WASHINGTON (JTA) – It’s not unusual to hear U.S. Jewish groups speaking out against laws that discriminate and framing their protests as protecting Jewish interests.
What’s unusual is that the target this time is the Israeli government and the proposed law emphasizes Jewish rights.
At issue is Israel’s nation-state bill, which if passed by the Knesset would enshrine Israel’s status as a Jewish state into law. Proponents say the bill would reinforce the Jewish character of Israel, but opponents charge that it would jeopardize the state’s democratic character and undermine Israel’s Arab minority.
Most major American Jewish groups weighing in on the debate are against it.
“It is troubling that some have sought to use the political process to promote an extreme agenda which could be viewed as an attempt to subsume Israel’s democratic character in favor of its Jewish one,” the Anti-Defamation League, the first group to speak out against the bill, said in a statement Nov. 24, a day after the Israeli Cabinet approved a version of the bill.
American Jewish groups against the measure outline two broad reasons for their opposition: the fear that it is ammunition for anti-Israel and anti-Jewish forces already feeding off the aftermath of Israel’s war with Hamas in the Gaza Strip and recent tensions in Jerusalem; and the fear that Israel is drifting from its democratic character, particularly in laws and practices that target minorities and women.
“The proposed Jewish state bill is ill-conceived and ill-timed,” Kenneth Bandler, the American Jewish Committee’s spokesman, told JTA in an email.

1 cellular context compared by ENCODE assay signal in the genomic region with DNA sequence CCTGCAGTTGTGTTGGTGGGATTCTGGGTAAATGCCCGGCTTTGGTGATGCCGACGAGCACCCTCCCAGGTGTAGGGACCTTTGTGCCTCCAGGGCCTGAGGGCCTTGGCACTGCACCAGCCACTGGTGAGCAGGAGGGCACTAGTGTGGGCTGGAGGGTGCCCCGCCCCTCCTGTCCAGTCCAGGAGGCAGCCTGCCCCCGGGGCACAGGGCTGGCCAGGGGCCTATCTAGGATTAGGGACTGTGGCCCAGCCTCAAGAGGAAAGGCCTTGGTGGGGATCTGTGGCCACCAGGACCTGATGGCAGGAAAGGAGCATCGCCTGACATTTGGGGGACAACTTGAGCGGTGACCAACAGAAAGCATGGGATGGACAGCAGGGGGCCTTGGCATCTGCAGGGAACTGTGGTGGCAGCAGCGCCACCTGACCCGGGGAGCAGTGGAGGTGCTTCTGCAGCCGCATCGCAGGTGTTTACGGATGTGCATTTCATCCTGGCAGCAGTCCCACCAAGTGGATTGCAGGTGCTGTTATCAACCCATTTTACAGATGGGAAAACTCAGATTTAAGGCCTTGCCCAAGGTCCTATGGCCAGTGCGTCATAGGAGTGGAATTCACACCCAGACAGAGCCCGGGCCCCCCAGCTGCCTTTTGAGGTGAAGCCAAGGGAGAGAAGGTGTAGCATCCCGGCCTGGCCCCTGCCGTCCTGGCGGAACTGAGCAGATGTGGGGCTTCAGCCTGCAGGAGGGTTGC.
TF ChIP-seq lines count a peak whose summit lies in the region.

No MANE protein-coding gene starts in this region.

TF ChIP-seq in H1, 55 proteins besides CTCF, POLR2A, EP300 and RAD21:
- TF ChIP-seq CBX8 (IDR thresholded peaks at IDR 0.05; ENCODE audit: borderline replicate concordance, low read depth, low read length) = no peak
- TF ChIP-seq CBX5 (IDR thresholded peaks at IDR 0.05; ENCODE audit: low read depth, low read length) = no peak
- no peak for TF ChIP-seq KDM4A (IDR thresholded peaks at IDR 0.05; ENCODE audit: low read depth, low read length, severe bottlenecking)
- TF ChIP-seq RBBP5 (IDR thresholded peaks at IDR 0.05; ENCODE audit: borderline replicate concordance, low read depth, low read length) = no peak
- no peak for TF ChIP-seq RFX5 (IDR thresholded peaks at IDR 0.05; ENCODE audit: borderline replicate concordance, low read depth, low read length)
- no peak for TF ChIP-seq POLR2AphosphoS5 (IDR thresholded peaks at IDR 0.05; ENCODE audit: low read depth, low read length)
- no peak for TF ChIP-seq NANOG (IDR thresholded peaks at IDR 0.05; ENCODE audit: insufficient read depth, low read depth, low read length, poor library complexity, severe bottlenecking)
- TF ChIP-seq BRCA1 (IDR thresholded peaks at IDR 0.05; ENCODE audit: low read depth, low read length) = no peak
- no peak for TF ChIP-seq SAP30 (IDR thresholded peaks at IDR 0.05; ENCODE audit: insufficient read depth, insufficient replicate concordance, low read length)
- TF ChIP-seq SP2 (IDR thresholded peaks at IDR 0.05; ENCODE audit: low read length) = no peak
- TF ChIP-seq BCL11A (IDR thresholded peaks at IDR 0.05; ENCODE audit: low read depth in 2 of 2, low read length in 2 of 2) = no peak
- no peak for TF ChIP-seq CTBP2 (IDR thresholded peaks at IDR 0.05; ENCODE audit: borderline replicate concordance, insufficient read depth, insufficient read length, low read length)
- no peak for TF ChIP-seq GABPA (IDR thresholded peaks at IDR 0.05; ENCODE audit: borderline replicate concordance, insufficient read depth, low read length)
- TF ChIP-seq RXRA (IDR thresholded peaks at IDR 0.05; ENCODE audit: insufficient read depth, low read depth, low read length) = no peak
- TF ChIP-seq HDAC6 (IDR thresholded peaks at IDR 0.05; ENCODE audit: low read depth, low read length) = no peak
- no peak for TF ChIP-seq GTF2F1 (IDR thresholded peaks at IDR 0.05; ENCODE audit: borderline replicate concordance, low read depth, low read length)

Abraham Foxman, the ADL’s national director, said the bill provides cover for Israel’s enemies.
“It’s an unnecessary debate, it has spillover and provides fodder,” he said. “What comes out of this? Nothing.”
Other major groups opposing or expressing reservations about the proposed law include the Reform and Conservative movements, the National Council of Jewish Women and the Jewish Council for Public Affairs, the umbrella body for Jewish public policy groups.
The Zionist Organization of America is among the few U.S. Jewish groups that have taken a stand in favor of the nation-state bill.
“Non-Jewish citizens live and are welcome in Israel, but the Israeli state, its institutions, laws, flag, and anthem reflect the history and aspirations of the people who founded it with their labor, resources and blood,” ZOA President Morton Klein said in a statement.
The U.S. State Department has said that it expects “final legislation to continue Israel’s commitment to democratic principles.”
In Israel, the opposition to the bill is led by President Reuven Rivlin. Prime Minister Benjamin Netanyahu backs the law – although he has yet to settle on final language – and has pledged to bring it to the Knesset for a vote as early as next week.
As a “basic law,” the law would have constitutional heft. Its backers say giving Israel’s Jewishness a constitutional underpinning is increasingly necessary given attempts to delegitimize the state.
“The State of Israel is the national state of the Jewish people,” Netanyahu said Nov. 23. “It has equal individual rights for every citizen and we insist on this. But only the Jewish people have national rights: a flag, anthem, the right of every Jew to immigrate to the country and other national symbols. These are granted only to our people, in its one and only state.”